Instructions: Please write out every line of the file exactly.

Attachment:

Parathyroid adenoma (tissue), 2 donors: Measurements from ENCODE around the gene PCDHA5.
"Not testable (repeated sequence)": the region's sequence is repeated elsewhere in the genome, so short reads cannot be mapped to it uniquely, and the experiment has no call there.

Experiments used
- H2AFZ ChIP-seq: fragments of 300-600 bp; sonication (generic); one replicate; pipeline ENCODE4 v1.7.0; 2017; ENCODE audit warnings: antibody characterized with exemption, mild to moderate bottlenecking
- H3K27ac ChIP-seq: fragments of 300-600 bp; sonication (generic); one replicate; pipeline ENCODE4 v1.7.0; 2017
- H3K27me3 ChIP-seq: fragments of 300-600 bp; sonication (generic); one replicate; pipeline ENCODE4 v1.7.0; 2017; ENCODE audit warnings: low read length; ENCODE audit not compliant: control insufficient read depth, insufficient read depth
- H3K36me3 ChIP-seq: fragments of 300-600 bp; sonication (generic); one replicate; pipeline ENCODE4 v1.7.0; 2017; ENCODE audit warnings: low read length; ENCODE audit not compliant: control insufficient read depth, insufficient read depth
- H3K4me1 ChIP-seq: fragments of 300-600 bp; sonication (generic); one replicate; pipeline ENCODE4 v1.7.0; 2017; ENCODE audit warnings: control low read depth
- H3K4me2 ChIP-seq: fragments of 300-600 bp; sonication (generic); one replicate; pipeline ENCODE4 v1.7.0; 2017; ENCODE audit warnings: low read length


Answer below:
Parathyroid adenoma (tissue), 2 donors: Measurements from ENCODE around the gene PCDHA5.
"Not testable (repeated sequence)": the region's sequence is repeated elsewhere in the genome, so short reads cannot be mapped to it uniquely, and the experiment has no call there.

Experiments used
- H2AFZ ChIP-seq: fragments of 300-600 bp; sonication (generic); one replicate; pipeline ENCODE4 v1.7.0; 2017; ENCODE audit warnings: antibody characterized with exemption, mild to moderate bottlenecking
- H3K27ac ChIP-seq: fragments of 300-600 bp; sonication (generic); one replicate; pipeline ENCODE4 v1.7.0; 2017
- H3K27me3 ChIP-seq: fragments of 300-600 bp; sonication (generic); one replicate; pipeline ENCODE4 v1.7.0; 2017; ENCODE audit warnings: low read length; ENCODE audit not compliant: control insufficient read depth, insufficient read depth
- H3K36me3 ChIP-seq: fragments of 300-600 bp; sonication (generic); one replicate; pipeline ENCODE4 v1.7.0; 2017; ENCODE audit warnings: low read length; ENCODE audit not compliant: control insufficient read depth, insufficient read depth
- H3K4me1 ChIP-seq: fragments of 300-600 bp; sonication (generic); one replicate; pipeline ENCODE4 v1.7.0; 2017; ENCODE audit warnings: control low read depth
- H3K4me2 ChIP-seq: fragments of 300-600 bp; sonication (generic); one replicate; pipeline ENCODE4 v1.7.0; 2017; ENCODE audit warnings: low read length